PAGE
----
The average temperature for the first six months of the year was the warmest on record for Oklahoma, and more warm conditions are likely on the way, a state climatologist said.
Between January and June, the state's average temperature was 60.1 degrees. That average temperature tops the previous record of 58.9 degrees, set in 2006, and places the state about four degrees above normal for the period, associate state climatologist Gary McManus said.
That average was driven in large part by a warmer winter than the state usually experiences, McManus said. Last winter ranked as the ninth-warmest on record in Oklahoma, with an average temperature of 41.7 degrees. Average temperature records date to 1895.
“It wasn't an extremely hot winter,” McManus said. “It just didn't get that cold.”
The pattern of warmth continued through the spring, he said. Like the winter before it, this past spring proved to be the warmest on record.
The trend goes back more than two years, he said. Of the past 27 months, 22 have been above the state's normal temperature.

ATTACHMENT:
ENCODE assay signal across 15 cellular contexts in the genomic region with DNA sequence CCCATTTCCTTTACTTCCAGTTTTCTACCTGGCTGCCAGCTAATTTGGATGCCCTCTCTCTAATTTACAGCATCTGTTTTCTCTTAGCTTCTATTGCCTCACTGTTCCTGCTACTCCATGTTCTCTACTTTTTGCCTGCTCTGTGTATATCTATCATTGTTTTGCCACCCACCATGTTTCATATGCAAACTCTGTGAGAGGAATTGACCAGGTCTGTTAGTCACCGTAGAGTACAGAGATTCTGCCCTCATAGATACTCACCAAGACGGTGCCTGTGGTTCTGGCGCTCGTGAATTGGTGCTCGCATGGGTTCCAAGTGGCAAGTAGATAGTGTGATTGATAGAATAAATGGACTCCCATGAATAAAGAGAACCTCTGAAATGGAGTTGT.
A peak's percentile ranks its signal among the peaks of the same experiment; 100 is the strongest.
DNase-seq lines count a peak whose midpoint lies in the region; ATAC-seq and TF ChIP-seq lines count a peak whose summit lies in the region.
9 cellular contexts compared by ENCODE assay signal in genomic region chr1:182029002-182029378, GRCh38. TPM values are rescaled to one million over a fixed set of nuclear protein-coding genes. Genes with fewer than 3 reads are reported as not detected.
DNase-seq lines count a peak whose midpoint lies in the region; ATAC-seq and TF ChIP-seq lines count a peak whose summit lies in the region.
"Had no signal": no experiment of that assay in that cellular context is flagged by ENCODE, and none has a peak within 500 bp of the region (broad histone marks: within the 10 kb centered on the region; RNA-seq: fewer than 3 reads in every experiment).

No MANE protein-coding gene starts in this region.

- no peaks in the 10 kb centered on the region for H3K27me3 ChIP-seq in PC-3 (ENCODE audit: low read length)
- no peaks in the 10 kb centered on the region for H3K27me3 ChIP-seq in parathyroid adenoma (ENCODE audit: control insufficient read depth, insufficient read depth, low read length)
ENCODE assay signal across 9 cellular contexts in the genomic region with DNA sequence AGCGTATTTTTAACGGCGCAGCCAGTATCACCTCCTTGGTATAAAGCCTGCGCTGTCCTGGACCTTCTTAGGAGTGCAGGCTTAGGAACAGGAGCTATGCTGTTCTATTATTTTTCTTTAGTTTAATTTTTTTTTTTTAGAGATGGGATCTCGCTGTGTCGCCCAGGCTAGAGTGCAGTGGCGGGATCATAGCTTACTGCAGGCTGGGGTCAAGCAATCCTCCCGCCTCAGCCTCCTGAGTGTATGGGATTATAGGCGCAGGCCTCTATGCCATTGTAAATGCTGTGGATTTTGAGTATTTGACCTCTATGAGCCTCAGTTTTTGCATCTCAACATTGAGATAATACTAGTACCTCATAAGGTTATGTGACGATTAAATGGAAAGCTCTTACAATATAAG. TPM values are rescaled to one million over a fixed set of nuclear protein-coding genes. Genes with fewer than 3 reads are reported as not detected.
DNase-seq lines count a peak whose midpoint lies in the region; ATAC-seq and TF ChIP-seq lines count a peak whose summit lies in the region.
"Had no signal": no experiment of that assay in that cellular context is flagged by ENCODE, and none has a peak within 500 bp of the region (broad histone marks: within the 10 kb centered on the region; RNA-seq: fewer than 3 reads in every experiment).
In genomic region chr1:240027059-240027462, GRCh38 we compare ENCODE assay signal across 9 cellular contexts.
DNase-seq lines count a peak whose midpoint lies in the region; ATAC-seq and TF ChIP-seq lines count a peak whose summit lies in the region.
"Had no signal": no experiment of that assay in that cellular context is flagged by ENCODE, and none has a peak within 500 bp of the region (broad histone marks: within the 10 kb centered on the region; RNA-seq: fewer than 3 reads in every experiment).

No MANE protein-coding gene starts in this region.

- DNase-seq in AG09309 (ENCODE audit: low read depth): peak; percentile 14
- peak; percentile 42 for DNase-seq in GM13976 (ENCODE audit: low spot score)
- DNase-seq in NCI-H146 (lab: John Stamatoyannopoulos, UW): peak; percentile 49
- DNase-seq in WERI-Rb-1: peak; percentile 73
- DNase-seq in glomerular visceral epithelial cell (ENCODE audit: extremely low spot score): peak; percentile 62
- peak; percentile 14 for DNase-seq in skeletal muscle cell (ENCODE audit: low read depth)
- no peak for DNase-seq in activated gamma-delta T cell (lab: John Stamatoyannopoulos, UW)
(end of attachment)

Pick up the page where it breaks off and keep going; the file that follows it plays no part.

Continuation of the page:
McManus said he expects the trend to continue.
Rainfall below normal
In the month of June, Oklahoma received 2 inches of rain below the state average. Drought conditions are increasing across much of the eastern portion of the country, he said, and for the first time since late 2011, the entire state is now considered at least “abnormally dry,” a designation that identifies an area as one step below drought conditions.
Above-average temperatures are “almost a certainty,” McManus said.
Typically, he said, Oklahoma summers come in two varieties: hot and wet, or extremely hot and dry. At the moment, he said, the state appears to be headed for the latter.
“A typical Oklahoma summer is hot anyway,” he said.
Typically, he said, the state sees temperatures in the low- to mid-90s during the hottest months of the summer, generally July and August.
This summer, he said, Oklahoma has already seen triple-digit temperatures. The highest so far occurred June 26 and 27, when Buffalo and Freedom, in northwestern Oklahoma, saw highs of 112 degrees.
The persistent heat and drought conditions are the results of a number of factors, McManus said. Chiefly, he said, the conditions are due to natural variability from one year to the next. The state also is feeling the lingering effects of the La Nina system that dissipated this year.
Oklahoma is seeing a decades-long trend of temperatures rising slowly as a result of climate change, McManus said. But he doesn't think that trend is playing a major role in the weather phenomena the state is currently experiencing.
“I think that we would probably have been setting all these records anyway,” he said. “There are different things that come into play.”